Girls from age 6 to young adulthood came from near and far to Akron Children’s Turner Syndrome Conference last Saturday to learn more about their health and become empowered patients.
Turner syndrome, a condition that affects only girls and women, results when a sex chromosome (the X chromosome) is missing or partially missing.
Affecting approximately 1 in every 2,500 girls, Turner syndrome can cause a variety of medical and developmental problems, including short stature, failure to start puberty, infertility, heart defects, certain learning disabilities and social adjustment problems.
For the more than 100 girls and their parents, some from as far as Pennsylvania, Michigan and Georgia, it was a day full of education – and lots of fun as well.
“We bring in the top medical experts, such as Dr. Michael Silberbach, a pediatric cardiologist and chairman of the professional advisory board of the Turner Syndrome Society of the United States and whose research focuses on the aortic disease and congenital heart disease in Turner syndrome,” said Dr. Cydney Fenton, founding director of the Turner Syndrome Center at Akron Children’s. “The conference is free and there’s a huge networking component to the day as well. We want the girls and parents to make friends, build a support system and keep in touch after they leave.”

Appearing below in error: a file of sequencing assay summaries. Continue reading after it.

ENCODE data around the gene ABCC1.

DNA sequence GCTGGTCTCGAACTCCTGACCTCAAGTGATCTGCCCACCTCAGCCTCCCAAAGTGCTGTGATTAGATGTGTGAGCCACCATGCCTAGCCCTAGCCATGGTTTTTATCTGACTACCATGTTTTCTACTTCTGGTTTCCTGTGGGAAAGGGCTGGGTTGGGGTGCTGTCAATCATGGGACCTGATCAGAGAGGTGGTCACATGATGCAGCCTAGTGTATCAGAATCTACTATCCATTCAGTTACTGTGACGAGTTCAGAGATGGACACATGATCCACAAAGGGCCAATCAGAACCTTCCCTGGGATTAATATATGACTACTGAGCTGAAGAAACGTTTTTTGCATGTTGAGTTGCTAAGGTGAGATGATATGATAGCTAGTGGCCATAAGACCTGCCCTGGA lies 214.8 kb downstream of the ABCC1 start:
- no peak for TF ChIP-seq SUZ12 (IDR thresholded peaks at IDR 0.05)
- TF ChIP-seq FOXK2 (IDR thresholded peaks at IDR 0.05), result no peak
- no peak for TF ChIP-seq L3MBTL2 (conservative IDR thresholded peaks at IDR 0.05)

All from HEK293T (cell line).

While their parents attended medical information sessions, the girls, divided into 2 age groups, played games designed to develop social skills and confidence. They also attended a workshop on how to stay safe on the Internet.
They learned about making healthy food choices from a registered dietitian and got lots of tips on not only surviving but thriving as teens with Turner syndrome.
“Raising awareness about Turner syndrome is important,” said Dr. Fenton. “It may be diagnosed before birth, during infancy or in early childhood. Occasionally the diagnosis is delayed until the teen or young adult years in those who have mild signs and symptoms of Turner syndrome.”
A member of the Turner Research Network of the Turner Syndrome Society of the United States, Akron Children’s has one of the most comprehensive Turner syndrome programs in the country with a complete team of experts covering such disciplines as endocrinology, clinical genetics, cardiology, psychology, adolescent medicine and nutrition.